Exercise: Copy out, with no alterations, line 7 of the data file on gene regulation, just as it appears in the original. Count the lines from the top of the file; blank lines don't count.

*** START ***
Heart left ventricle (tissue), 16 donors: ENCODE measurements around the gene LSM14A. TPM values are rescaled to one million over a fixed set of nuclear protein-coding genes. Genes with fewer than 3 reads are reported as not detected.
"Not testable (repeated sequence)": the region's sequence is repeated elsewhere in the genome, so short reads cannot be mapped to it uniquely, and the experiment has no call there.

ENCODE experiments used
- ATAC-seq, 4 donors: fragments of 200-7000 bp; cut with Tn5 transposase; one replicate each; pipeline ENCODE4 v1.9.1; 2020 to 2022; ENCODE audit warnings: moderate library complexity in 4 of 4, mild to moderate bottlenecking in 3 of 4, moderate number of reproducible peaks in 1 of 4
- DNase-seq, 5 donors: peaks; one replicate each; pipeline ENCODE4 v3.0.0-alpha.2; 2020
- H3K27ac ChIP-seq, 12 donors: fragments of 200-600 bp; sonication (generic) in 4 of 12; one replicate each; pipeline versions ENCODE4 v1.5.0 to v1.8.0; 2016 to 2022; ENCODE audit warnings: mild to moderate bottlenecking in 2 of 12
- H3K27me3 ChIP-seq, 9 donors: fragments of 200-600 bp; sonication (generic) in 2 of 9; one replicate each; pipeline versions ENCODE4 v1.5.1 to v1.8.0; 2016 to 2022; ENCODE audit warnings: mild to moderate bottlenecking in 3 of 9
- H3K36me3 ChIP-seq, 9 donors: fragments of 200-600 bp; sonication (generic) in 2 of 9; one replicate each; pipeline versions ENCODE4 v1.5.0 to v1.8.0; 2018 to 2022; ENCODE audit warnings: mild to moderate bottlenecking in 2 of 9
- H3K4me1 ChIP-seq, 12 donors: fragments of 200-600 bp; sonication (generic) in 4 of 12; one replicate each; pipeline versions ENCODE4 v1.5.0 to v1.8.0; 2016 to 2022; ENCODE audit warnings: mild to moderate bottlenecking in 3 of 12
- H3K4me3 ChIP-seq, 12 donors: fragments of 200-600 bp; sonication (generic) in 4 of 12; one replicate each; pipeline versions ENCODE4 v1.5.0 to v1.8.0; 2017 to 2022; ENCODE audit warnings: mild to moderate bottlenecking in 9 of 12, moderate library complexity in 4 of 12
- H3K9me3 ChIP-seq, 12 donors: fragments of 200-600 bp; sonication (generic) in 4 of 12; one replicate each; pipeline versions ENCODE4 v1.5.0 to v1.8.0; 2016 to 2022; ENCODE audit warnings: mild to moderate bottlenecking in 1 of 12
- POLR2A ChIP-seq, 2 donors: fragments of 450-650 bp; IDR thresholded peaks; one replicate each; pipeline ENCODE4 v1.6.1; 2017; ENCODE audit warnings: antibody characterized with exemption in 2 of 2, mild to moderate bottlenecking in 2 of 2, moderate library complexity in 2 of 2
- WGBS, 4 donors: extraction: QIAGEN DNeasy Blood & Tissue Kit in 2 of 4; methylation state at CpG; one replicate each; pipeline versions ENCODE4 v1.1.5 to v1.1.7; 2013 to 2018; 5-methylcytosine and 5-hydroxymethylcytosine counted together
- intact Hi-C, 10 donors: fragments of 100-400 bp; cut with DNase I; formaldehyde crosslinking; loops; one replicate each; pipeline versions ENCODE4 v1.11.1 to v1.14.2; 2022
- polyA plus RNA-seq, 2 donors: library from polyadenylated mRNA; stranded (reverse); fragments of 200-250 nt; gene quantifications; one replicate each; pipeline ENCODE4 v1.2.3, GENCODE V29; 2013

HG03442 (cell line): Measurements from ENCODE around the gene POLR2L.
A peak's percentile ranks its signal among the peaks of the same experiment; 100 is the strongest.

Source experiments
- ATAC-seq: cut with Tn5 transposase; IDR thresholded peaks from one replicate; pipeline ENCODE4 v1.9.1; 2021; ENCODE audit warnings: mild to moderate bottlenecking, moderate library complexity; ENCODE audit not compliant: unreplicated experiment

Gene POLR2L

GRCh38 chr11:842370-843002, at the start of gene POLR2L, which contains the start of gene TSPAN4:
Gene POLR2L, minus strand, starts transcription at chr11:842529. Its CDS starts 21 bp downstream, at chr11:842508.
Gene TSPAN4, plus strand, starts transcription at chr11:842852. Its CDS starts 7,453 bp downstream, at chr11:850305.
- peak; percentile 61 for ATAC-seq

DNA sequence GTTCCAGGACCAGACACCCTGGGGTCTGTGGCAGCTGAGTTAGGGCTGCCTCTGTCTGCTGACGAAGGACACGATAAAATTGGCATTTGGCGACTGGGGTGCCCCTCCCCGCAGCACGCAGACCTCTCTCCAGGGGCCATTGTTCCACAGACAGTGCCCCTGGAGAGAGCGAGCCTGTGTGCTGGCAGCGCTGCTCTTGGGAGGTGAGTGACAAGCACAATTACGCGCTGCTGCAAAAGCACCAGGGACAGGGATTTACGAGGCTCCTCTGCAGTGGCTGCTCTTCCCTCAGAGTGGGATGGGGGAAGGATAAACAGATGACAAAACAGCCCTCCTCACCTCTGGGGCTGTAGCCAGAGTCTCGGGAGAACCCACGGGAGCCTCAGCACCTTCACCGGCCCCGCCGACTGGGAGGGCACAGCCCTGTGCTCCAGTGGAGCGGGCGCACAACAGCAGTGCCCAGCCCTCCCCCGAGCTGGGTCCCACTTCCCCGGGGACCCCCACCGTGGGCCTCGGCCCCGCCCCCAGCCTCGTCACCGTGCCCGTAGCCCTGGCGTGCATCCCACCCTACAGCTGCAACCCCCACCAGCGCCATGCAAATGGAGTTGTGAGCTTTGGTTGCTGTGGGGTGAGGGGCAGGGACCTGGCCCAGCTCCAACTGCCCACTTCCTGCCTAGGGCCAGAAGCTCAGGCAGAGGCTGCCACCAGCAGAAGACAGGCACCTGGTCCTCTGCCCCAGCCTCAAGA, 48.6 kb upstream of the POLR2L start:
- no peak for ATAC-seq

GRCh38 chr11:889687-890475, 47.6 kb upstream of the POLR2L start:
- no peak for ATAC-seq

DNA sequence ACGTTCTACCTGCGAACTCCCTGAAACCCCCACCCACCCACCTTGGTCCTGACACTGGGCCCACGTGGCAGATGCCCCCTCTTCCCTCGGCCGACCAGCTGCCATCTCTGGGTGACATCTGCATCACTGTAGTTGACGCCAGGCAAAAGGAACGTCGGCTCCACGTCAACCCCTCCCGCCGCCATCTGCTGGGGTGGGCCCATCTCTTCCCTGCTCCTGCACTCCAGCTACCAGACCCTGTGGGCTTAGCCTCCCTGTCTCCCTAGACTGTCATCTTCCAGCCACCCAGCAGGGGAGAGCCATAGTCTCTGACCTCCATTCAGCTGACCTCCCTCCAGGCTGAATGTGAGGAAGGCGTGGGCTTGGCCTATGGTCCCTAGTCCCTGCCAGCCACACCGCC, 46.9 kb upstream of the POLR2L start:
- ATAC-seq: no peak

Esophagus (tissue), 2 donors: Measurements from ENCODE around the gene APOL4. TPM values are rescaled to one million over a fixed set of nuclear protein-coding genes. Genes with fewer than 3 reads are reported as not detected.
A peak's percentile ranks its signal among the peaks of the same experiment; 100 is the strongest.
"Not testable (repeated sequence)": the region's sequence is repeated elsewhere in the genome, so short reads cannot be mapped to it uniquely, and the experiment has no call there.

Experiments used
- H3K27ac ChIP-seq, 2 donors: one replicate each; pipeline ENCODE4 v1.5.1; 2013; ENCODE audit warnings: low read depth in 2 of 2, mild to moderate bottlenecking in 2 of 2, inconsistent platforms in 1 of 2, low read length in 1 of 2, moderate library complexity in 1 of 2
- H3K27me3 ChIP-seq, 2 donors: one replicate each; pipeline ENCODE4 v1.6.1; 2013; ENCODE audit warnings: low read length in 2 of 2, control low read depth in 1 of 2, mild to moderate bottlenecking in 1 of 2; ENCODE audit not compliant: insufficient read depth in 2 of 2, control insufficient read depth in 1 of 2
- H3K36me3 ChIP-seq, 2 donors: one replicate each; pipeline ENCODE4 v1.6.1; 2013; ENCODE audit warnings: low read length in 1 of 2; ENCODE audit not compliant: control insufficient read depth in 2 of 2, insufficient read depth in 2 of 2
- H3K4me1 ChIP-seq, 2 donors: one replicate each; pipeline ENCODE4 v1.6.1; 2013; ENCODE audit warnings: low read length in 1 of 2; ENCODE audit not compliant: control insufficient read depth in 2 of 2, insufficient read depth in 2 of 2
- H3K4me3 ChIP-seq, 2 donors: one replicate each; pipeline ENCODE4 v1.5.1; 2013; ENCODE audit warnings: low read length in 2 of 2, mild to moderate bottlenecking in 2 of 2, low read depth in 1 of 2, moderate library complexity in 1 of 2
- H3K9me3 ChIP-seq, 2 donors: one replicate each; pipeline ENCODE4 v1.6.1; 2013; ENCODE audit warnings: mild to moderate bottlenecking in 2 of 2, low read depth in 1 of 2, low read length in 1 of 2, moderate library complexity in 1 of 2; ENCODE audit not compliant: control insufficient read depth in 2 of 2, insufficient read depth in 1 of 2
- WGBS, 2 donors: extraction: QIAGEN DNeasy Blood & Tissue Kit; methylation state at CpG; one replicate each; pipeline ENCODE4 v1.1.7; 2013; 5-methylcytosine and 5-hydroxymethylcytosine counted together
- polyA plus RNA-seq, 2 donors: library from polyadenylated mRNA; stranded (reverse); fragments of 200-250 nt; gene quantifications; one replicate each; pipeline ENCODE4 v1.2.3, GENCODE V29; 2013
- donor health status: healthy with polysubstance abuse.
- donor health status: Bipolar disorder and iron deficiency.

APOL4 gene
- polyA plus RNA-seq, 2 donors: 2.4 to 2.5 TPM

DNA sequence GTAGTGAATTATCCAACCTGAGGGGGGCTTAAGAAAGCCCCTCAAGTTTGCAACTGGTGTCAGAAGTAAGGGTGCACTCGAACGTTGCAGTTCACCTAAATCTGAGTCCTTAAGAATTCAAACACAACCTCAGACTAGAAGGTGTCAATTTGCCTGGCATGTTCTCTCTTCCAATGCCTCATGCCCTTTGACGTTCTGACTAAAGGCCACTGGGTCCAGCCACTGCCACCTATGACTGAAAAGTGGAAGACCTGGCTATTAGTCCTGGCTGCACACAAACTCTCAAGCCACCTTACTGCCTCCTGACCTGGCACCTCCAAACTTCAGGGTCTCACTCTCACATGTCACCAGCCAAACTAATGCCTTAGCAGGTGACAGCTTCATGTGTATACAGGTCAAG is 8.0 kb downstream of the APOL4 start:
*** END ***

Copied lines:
- H3K27me3 ChIP-seq, 9 donors: fragments of 200-600 bp; sonication (generic) in 2 of 9; one replicate each; pipeline versions ENCODE4 v1.5.1 to v1.8.0; 2016 to 2022; ENCODE audit warnings: mild to moderate bottlenecking in 3 of 9